The team evaluated the potential procedure- and patient-related risk factors for post-ERCP pancreatitis, over a wide spectrum of centers.
They reported their findings in the October issue of Gastrointestinal Endoscopy.
A total of 1963 consecutive ERCP procedures were prospectively studied at 11 centers (6 private, 5 university).
Complications were assessed at 30 days, by using established consensus criteria.
|Pancreatitis occured after 7% of ERCPs.|
| Gastrointestinal Endoscopy |
Pancreatitis occurred after 131 (7%) of the ERCP procedures (mild 70, moderate 55, severe 6).
Multivariate risk factors, with adjusted odds ratios (OR), included prior ERCP-induced pancreatitis (OR 5.4), suspected sphincter of Oddi dysfunction (OR 2.6), female gender (OR 2.5), normal serum bilirubin (OR 1.9), and absence of chronic pancreatitis (OR 1.9). In addition, biliary sphincter balloon dilation (OR 4.5), difficult cannulation (OR 3.4), pancreatic sphincterotomy (OR 3.1), and 1 or more injections of contrast into the pancreatic duct (OR 2.7) were risk factors.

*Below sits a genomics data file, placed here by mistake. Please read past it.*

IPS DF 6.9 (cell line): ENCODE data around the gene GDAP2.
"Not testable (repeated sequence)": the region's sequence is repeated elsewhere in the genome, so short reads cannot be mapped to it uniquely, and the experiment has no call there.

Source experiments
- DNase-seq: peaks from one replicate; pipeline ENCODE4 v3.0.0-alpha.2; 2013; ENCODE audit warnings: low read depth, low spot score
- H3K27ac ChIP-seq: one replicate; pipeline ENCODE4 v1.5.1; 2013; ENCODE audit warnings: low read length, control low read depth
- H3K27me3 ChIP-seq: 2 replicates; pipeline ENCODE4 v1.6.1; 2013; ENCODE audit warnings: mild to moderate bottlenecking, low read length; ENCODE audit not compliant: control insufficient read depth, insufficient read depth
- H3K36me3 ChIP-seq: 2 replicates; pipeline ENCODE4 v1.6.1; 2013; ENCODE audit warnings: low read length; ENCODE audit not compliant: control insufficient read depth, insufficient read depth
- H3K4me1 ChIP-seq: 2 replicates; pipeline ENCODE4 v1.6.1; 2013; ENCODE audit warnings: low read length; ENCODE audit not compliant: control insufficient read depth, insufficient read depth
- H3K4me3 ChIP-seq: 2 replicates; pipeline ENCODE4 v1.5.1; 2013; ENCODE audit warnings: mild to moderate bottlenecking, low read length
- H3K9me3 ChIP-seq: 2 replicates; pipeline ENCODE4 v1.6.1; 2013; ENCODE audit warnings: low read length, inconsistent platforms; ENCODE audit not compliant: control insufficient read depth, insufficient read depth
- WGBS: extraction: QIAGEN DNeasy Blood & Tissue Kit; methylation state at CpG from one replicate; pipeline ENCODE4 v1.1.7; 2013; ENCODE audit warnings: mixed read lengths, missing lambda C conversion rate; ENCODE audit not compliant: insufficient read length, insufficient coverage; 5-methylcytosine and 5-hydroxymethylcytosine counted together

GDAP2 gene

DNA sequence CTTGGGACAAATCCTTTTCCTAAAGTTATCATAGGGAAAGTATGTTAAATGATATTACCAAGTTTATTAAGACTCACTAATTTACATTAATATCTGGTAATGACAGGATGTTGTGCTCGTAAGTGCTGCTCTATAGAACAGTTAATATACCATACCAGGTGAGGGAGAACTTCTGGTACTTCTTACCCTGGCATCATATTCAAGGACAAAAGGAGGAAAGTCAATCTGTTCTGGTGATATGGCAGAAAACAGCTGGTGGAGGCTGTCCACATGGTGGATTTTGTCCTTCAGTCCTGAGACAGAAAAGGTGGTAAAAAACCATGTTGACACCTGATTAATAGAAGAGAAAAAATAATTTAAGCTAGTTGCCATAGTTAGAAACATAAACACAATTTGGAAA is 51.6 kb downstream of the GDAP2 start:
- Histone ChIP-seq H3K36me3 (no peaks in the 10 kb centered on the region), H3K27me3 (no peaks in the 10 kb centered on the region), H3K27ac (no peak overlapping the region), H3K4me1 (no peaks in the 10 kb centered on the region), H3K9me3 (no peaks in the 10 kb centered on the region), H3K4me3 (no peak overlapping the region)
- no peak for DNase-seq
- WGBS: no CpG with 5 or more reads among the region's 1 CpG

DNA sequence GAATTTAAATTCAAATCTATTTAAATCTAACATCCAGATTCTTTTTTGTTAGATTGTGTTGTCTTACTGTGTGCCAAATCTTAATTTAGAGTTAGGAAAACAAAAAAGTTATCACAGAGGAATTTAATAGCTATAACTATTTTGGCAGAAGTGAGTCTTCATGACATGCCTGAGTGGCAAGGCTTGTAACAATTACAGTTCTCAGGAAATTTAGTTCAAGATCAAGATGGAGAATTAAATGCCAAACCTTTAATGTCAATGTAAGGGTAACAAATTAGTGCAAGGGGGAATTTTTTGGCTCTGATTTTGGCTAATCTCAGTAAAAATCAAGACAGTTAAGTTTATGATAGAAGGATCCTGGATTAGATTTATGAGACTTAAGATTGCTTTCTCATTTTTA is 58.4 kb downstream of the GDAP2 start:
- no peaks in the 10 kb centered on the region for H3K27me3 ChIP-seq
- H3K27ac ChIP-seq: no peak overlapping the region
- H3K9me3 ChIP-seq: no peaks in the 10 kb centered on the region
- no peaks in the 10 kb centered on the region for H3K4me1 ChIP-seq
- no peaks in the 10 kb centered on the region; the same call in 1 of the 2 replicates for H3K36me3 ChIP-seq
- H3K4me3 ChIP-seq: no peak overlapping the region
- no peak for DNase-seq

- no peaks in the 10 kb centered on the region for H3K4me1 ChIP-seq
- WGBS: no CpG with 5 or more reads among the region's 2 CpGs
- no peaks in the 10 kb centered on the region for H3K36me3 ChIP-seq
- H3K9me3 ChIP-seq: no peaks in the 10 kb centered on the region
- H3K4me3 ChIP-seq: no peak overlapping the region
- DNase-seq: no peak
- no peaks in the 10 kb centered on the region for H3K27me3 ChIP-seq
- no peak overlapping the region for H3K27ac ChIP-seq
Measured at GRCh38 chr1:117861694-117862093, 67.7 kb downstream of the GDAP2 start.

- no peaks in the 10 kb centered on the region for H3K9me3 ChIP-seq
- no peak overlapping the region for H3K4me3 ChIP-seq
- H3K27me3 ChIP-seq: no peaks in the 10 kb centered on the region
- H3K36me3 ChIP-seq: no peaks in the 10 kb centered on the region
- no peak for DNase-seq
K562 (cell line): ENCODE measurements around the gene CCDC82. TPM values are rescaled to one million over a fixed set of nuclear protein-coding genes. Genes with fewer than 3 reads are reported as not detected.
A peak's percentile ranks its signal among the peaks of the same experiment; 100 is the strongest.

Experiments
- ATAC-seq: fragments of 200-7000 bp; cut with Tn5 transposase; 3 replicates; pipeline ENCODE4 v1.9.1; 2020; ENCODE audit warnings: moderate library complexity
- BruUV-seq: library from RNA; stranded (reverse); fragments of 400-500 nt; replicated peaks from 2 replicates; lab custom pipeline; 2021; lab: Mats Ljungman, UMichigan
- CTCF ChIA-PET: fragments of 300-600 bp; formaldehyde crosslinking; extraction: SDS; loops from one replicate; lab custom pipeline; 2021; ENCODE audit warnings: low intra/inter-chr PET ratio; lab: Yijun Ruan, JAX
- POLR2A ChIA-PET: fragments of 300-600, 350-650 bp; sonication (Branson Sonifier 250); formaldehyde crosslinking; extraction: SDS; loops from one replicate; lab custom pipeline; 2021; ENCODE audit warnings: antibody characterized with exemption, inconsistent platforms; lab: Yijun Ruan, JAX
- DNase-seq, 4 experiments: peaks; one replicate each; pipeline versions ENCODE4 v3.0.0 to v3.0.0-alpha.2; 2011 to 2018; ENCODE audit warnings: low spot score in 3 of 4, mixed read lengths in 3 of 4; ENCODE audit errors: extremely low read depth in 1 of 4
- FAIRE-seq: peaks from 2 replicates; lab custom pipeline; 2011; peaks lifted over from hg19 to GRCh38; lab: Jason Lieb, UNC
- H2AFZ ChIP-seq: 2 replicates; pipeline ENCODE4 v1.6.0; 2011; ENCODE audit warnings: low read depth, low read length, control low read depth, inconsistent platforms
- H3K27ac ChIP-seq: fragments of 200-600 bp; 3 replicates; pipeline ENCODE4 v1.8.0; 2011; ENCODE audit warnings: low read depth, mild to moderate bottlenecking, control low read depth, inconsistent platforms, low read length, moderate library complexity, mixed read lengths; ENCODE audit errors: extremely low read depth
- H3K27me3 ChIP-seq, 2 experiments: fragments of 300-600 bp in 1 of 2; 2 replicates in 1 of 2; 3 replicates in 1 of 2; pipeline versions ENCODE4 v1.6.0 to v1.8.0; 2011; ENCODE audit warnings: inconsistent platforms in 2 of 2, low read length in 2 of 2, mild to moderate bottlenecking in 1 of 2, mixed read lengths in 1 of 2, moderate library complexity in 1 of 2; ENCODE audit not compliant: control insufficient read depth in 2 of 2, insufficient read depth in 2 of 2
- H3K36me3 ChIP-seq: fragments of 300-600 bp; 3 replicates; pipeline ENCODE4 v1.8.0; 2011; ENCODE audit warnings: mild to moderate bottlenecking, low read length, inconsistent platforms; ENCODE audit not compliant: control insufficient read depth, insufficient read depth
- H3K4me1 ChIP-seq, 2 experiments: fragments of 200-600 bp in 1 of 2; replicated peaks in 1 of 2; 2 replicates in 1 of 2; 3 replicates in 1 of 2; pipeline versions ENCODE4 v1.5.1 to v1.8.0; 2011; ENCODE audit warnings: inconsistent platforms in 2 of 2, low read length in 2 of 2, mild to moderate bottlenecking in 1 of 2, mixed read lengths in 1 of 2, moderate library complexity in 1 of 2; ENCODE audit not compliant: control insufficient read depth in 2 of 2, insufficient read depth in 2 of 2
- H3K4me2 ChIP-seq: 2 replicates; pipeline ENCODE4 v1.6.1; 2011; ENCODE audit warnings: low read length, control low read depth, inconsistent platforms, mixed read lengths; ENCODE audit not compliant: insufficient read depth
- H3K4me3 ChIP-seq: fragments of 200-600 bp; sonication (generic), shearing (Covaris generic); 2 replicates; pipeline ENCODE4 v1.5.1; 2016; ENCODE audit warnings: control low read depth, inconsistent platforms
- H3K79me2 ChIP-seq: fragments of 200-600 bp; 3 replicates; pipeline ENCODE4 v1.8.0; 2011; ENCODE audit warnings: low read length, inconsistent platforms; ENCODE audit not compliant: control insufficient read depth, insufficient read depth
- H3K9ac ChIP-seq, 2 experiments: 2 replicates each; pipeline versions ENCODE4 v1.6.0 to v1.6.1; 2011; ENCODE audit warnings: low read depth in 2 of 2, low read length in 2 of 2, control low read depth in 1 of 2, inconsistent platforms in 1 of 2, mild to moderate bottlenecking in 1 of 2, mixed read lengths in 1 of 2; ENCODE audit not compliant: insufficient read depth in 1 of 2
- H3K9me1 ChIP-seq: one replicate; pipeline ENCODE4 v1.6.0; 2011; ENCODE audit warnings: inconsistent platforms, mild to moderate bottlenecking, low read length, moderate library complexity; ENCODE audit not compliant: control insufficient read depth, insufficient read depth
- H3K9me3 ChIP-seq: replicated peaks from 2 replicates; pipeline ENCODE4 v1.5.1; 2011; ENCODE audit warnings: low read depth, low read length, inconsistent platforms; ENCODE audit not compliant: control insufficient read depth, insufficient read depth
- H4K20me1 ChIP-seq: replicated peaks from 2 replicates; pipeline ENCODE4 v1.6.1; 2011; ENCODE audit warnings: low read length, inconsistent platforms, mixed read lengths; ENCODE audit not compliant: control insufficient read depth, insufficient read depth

Small bile duct diameter, sphincter of Oddi manometry, biliary sphincterotomy, and lower ERCP case volume were not found to be multivariate risk factors for pancreatitis.
However, endoscopists performing on average more than 2 ERCPs per week had significantly greater success at bile duct cannulation (97% versus 92%).
Combinations of patient characteristics, including female gender, normal serum bilirubin, recurrent abdominal pain, and previous post-ERCP pancreatitis, placed patients at increasingly higher risk of pancreatitis. This was regardless of whether ERCP was diagnostic, manometric, or therapeutic.
Dr Martin L. Freeman concluded on behalf of his group, "Patient-related factors are as important as procedure-related factors in determining risk for post-ERCP pancreatitis."
"These data emphasize the importance of careful patient selection, as well as choice of technique, in the avoidance of post-ERCP pancreatitis," he added.